Pinehurst No. 2 Timeline

1907 Pinehurst No. 2 opens as an 18-hole course for the fall season. Total yardage: 5,860.

The Pinehurst Outlook reports in 1907 “Pinehurst is now watched by the entire world in the affairs of golf, for it sets the fashion in this particular just as Paris is the center to which the world of fashion looks expectantly spring, summer, fall and winter.”

Donald Ross, course architect, incorporates such elements as 60 ft. square sand/clay greens, “whisker” mounds of native wire grass, cross hazards, and sand bunkers in front of the greens.

1909 The Men's United North and South Amateur Championship is moved to its permanent home on Pinehurst No. 2, eight years after its inauguration. All major championships transfer to No. 2. 1913 Ross and golf course superintendent Frank Maples plant an experimental plot of Bermuda grass, with the intent of finding a strain that would survive summer heat and provide firm and fast playing conditions. Grass is slowly established on the No. 2 fairways. 1915 Donald Ross is quoted in the local newspaper that “many of the greens have been relocated and the surroundings cunningly devised in dips and undulations, with bunkers and apparent natural divergence in contour, which puts a premium upon the proper shot.” He finishes the project two years later - all with the intent of making the greens more challenging. 1932 Ross installs the first irrigation pipes - a five-mile system - on No. 2. 1934 Pinehurst experiments with grass greens (Bermuda base) on the first three holes of No. 2. Ross states, “No. 2 has always been a pet of mine. In building these fine new greens, I’ve been able to carry out many of the changes which I have long visualized but only now have been able to put into practice.” 1935 Ross undertakes a renovation of No. 2. Elevated grass greens replace sand on all 18 holes of No. 2 (overseeded with rye in winter) in preparation for the 1936 PGA Championship. The course is extended to 6,879 yards. Present 4th and 5th holes replace old 9th and 10th holes.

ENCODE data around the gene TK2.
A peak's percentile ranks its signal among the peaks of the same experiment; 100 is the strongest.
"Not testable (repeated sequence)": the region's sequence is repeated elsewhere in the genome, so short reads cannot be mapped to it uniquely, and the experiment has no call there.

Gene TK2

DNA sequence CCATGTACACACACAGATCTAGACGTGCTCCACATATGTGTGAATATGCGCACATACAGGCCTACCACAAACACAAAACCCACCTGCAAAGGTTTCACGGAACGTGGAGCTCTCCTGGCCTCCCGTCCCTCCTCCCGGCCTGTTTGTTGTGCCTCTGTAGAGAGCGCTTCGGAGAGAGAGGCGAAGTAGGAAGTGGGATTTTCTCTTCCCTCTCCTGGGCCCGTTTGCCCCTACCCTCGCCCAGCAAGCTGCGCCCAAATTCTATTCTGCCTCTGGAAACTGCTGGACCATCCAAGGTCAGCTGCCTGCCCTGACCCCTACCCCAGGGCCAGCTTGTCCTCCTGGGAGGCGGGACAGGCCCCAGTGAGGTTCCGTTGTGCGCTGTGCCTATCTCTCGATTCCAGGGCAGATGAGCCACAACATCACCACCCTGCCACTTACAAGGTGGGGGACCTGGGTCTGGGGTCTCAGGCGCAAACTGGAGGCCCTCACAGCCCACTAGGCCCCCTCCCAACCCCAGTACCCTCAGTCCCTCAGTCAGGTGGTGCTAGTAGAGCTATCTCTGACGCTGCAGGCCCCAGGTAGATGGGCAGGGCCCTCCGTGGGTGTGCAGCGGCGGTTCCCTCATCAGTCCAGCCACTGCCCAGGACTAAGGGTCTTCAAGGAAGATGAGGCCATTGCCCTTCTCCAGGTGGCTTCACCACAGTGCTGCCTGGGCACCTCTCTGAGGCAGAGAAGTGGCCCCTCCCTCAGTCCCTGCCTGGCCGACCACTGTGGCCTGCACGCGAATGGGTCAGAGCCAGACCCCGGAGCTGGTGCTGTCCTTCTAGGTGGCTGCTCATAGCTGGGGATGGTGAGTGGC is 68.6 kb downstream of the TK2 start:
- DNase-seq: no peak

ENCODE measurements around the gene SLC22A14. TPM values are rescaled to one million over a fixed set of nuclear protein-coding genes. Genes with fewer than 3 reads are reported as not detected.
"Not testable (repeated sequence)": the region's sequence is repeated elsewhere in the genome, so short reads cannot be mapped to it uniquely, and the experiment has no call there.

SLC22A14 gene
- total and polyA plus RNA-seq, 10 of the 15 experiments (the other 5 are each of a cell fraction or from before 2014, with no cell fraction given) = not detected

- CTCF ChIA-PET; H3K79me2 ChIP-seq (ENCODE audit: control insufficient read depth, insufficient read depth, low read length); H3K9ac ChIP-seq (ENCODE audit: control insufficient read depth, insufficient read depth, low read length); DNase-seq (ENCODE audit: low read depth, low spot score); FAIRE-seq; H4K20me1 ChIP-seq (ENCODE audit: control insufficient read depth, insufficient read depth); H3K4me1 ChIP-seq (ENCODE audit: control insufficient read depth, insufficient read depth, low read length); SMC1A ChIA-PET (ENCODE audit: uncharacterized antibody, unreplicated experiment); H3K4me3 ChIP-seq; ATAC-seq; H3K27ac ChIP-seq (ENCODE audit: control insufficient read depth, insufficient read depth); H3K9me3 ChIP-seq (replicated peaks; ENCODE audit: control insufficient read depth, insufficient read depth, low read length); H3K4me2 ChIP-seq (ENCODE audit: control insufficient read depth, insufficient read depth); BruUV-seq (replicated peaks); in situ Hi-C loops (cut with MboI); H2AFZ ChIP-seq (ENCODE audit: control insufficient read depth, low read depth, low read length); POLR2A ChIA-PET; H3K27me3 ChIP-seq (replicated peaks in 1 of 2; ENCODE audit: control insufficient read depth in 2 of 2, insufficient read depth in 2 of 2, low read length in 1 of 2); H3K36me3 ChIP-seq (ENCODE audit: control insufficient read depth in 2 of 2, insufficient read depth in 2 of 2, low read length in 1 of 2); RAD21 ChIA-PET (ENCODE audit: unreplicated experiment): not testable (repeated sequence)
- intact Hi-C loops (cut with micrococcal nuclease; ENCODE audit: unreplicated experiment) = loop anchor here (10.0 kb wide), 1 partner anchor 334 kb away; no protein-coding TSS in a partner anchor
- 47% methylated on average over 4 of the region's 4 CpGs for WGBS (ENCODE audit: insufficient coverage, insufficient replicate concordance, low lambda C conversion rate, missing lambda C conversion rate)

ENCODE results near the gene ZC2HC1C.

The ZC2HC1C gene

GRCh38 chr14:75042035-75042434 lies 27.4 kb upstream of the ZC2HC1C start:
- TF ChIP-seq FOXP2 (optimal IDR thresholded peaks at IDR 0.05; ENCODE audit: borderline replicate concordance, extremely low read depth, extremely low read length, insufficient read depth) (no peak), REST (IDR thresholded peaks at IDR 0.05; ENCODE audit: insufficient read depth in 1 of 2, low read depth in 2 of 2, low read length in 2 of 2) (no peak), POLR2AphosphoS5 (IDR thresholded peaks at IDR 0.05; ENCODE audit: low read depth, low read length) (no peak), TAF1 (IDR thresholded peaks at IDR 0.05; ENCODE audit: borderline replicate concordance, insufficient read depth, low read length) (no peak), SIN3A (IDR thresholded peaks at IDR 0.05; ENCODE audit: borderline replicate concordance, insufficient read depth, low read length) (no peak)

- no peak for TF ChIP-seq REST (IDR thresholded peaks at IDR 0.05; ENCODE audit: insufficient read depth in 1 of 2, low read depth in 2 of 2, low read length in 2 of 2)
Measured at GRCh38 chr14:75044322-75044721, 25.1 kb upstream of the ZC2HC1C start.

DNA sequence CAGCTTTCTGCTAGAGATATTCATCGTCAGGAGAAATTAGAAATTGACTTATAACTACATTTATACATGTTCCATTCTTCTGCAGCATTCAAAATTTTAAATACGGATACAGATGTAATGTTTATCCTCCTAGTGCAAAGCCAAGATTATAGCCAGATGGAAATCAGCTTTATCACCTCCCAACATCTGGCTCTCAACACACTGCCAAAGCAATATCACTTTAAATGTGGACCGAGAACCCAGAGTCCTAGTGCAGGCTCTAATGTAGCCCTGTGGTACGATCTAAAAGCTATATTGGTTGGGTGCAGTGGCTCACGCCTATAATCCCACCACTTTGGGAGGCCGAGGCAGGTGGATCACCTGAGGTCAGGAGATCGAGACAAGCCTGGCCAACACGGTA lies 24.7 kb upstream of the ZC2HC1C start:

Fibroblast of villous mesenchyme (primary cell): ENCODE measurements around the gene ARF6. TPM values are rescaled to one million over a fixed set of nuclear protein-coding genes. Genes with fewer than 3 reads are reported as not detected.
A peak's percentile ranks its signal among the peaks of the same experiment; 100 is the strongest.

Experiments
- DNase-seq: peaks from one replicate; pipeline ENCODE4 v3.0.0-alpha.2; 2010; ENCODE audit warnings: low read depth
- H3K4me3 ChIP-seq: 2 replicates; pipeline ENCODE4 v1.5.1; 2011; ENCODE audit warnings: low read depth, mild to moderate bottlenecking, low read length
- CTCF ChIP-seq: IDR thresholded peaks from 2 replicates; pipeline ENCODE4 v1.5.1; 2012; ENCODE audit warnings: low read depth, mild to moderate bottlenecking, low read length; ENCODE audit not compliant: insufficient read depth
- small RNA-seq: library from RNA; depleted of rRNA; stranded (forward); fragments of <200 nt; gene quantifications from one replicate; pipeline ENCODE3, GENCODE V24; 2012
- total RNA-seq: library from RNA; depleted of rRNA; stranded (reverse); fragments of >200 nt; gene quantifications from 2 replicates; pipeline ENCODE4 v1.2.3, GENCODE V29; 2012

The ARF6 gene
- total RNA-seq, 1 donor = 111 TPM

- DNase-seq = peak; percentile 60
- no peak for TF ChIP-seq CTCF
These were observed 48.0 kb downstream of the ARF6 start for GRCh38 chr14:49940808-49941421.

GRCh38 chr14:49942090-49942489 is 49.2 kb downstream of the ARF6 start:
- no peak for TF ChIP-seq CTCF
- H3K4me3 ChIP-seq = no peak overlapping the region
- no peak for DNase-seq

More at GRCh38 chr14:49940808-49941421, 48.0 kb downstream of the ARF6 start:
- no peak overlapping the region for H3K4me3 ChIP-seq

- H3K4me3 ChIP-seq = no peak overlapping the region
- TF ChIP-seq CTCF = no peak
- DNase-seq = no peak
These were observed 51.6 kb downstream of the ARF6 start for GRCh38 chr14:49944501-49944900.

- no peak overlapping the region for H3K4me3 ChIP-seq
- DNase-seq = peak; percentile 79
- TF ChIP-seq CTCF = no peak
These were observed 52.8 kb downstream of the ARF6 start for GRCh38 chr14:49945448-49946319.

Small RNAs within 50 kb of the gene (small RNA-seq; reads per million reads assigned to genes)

Ross, speaking of the mounding around the greens created during the renovation, said “This mounding makes possible an infinite variety of nasty short shots that no other form of hazard can call for. Competitors whose second shots have wandered a bit will be disturbed by these innocent appearing slopes and by the shot they will have to invent to recover.”

1936 Denny Shute wins the PGA Championship on No. 2 with a 3 and 2 victory over Jimmy Thomson. The championship is moved to November this year, to take advantage of optimum weather conditions. 1948 No. 2 architect Donald Ross dies in Pinehurst. 1951 No. 2 lengthened to 7,013 yards for the Ryder Cup Matches, won by the American team 9 1/2 to 2 1/2. Sam Snead is playing captain; Ben Hogan and Jimmy Demaret are on the American team. 1962 No. 2 lengthened to 7,051 yards for the U.S. Men’s Amateur Championship. Labron Harris Jr. defeats Downing Gray 1 up. President Eisenhower is a prominent member of the gallery. The match was played in PDT - Pinehurst Daylight Time, to accommodate early tee times for the 72 first round matches, and continued village wide for the entire week.

Billy Joe Patton says of No. 2 “There’s one word to describe it. It’s the only word, although it’s a kind of old and worn-out expression. Masterpiece is the word. It’s a masterpiece.”